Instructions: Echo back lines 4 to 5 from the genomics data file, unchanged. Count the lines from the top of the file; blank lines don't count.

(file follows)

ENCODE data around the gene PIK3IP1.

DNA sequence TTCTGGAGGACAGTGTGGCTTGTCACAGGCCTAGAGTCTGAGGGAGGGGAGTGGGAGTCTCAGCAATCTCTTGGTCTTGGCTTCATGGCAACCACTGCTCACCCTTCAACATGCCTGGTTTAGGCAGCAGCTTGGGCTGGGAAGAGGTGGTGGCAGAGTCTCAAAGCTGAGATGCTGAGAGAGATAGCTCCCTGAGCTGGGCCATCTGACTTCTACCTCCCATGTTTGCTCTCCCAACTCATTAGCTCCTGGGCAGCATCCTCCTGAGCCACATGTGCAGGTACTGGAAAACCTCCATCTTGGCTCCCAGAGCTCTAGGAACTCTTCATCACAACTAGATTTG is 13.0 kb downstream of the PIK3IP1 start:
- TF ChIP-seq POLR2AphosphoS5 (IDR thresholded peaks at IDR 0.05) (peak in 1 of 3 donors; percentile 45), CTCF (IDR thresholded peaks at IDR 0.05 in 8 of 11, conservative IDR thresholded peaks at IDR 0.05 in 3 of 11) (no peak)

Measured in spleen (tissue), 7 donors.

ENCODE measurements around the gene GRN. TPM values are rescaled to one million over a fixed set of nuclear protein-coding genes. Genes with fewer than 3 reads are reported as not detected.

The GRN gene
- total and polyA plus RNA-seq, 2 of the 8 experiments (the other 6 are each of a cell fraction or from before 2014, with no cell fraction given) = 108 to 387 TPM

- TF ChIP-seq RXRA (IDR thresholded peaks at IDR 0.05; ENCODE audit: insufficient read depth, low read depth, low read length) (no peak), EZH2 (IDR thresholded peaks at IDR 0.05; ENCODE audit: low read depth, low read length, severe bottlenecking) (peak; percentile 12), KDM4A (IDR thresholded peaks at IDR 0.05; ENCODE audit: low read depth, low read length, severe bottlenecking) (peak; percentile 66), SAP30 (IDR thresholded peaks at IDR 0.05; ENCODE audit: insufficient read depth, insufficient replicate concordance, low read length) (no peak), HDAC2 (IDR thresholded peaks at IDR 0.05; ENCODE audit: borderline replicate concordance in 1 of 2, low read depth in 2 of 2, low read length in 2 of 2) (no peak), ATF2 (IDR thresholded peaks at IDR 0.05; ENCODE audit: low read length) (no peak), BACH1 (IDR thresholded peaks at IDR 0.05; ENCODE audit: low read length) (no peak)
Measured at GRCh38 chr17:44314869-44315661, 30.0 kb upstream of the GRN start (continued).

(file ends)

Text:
Measured in spleen (tissue), 7 donors.

ENCODE measurements around the gene GRN. TPM values are rescaled to one million over a fixed set of nuclear protein-coding genes. Genes with fewer than 3 reads are reported as not detected.